As it usually happens when you give out your private keys to crypto exchanges, entrepreneurial miscreants have a much easier time to upscale their looting operation. Last Saturday, KuCoin CEO Johnny Lyu reported as much in a live stream:
Hacker(s) pilfered the private keys for the exchange’s hot wallets
Hacker(s) transferred funds to new wallets
Hacker(s) froze deposits and withdrawals
The Singapore-based crypto exchange later reported that only cold wallets remained untouched, as would befit wallets that can’t connect to the internet. KuCoin is known for trading with almost all cryptocurrencies worthy of note, about 200 of them.
BTC and ETH comprised the bulk of the stolen $150 million funds, with the rest being bitcoin sv (BSV), litecoin (LTC), XRP, Stellar lumens (XLM), tron (TRX), and tether (USDT). As a result of the hack, KuCoin’s own exchange token KCS dropped by 14%, but this is the extent to which the ripple of the hack was felt in the crypto space.
BitMEX Under the Gaze of CFTC
On October 1st, the United States Commodity Futures Trading Commission (CFTC) charged BitMEX with violating anti-money laundering (AML) procedures, among other infractions, and operating as an unregistered trading platform. Consequently, the CFTC filed a civil enforcement action against Seychelles-registered BitMEX, the world’s third-largest crypto exchange.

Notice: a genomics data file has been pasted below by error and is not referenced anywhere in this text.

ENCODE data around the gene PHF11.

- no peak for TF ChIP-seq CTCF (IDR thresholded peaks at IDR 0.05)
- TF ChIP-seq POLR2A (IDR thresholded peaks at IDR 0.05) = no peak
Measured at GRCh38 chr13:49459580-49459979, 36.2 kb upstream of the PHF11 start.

The charge covers BitMEX’s activities all the way back to 2014, as it allegedly illegally facilitated leveraged trading worth $1 trillion. However, this charge should not be surprising to those who paid attention. In 2019, the CFTC was probing the exchange, under suspicion it circumvents the formal ban that prohibits U.S. citizens from using BitMEX services, among a host of other nations.
The Department of Justice had already arrested BitMEX’s CTO, Samuel Reed, last Thursday, while the three other BitMEX co-owners – Gregory Dwyer, Arthur Hayes, and Benjamin Delo – remain at large. So far, only Dwyer’s lawyer stated that his client will contest the charges.
Indictment Not Affecting Bitcoin’s Value